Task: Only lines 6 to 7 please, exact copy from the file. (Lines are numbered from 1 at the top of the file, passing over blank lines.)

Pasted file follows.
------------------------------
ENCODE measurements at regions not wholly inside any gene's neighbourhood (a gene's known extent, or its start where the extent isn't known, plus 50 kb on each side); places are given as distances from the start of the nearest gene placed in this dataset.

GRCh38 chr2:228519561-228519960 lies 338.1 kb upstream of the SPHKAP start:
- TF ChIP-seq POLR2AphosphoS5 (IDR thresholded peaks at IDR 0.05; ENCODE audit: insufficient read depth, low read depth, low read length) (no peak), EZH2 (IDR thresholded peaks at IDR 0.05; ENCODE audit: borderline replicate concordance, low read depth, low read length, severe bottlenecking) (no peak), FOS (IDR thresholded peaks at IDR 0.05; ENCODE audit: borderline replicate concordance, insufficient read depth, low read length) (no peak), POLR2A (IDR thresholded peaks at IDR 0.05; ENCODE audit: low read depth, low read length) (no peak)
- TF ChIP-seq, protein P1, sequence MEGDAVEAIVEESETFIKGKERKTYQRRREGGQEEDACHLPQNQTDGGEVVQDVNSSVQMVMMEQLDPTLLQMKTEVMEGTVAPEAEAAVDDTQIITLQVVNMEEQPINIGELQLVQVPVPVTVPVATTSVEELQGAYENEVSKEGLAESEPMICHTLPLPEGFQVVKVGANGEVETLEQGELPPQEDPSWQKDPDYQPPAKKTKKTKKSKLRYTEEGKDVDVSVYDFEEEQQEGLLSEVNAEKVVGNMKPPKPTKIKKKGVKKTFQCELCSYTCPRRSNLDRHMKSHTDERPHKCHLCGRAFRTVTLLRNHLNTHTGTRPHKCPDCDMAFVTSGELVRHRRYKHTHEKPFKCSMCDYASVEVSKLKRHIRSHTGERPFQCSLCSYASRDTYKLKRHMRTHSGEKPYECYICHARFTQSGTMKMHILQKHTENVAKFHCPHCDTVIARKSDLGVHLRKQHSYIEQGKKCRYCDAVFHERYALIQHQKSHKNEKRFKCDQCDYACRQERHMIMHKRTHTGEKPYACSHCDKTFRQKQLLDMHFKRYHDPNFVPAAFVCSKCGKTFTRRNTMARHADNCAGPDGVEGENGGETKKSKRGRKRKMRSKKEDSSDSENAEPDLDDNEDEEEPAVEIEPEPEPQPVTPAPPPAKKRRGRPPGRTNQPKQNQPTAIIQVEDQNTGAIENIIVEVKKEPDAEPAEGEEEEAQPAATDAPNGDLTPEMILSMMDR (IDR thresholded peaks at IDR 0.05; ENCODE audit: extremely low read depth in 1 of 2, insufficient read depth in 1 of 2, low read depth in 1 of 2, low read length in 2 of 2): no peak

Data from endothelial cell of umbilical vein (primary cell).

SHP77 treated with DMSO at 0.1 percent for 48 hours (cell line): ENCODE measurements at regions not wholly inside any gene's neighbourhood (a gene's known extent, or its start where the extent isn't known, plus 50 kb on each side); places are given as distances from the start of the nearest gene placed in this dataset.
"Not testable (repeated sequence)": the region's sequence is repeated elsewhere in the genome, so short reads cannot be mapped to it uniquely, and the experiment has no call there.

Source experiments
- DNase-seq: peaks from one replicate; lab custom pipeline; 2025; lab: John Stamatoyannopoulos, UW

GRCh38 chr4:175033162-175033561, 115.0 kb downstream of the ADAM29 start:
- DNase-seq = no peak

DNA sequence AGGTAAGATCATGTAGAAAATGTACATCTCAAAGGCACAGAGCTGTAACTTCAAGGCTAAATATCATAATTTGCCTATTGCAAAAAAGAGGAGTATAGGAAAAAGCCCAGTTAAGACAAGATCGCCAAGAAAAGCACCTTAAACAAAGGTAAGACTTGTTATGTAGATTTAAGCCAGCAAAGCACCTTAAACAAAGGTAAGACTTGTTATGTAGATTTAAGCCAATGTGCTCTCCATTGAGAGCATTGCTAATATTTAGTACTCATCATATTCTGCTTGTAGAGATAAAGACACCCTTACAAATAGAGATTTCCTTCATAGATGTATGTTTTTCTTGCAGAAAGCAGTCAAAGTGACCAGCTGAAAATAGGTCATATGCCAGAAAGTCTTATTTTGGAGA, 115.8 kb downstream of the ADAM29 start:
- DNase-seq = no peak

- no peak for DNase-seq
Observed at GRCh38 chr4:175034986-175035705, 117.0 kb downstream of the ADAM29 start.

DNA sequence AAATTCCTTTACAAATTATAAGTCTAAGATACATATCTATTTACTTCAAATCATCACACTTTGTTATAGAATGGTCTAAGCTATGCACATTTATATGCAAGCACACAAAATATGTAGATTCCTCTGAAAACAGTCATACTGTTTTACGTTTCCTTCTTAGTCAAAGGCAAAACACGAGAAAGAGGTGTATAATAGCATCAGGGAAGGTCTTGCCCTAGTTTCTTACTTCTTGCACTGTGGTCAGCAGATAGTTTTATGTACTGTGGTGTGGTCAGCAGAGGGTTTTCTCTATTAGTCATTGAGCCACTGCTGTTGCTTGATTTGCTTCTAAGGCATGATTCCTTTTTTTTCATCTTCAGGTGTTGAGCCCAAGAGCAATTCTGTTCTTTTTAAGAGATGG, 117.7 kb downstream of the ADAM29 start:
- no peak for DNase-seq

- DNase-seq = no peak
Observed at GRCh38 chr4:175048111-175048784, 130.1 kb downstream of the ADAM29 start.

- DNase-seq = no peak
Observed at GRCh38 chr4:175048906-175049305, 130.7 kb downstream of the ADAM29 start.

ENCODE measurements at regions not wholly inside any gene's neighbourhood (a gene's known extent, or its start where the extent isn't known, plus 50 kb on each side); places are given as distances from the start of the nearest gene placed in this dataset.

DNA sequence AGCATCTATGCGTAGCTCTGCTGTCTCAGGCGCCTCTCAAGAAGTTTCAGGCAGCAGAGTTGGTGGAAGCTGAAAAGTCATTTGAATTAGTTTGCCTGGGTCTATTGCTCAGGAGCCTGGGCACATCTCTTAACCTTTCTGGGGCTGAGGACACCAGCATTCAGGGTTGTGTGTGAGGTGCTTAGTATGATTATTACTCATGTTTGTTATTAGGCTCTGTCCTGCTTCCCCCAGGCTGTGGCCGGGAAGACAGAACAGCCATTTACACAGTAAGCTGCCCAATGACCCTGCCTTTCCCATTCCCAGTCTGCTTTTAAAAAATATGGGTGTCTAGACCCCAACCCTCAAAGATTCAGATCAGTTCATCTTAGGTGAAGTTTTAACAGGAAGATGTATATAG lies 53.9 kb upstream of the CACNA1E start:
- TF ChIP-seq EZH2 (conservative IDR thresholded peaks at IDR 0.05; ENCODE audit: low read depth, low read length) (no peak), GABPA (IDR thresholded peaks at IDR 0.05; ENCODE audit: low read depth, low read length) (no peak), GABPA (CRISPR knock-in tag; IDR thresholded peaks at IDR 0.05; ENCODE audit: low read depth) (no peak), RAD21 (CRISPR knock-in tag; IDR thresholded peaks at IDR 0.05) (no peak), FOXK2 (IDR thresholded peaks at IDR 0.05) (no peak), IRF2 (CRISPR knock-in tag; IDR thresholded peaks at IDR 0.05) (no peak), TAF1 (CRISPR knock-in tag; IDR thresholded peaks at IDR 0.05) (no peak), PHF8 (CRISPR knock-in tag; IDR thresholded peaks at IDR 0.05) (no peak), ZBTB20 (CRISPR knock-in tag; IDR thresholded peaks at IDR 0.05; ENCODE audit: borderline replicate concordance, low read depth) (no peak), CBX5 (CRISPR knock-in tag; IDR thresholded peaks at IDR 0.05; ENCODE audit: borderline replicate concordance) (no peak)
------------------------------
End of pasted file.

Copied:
SHP77 treated with DMSO at 0.1 percent for 48 hours (cell line): ENCODE measurements at regions not wholly inside any gene's neighbourhood (a gene's known extent, or its start where the extent isn't known, plus 50 kb on each side); places are given as distances from the start of the nearest gene placed in this dataset.
"Not testable (repeated sequence)": the region's sequence is repeated elsewhere in the genome, so short reads cannot be mapped to it uniquely, and the experiment has no call there.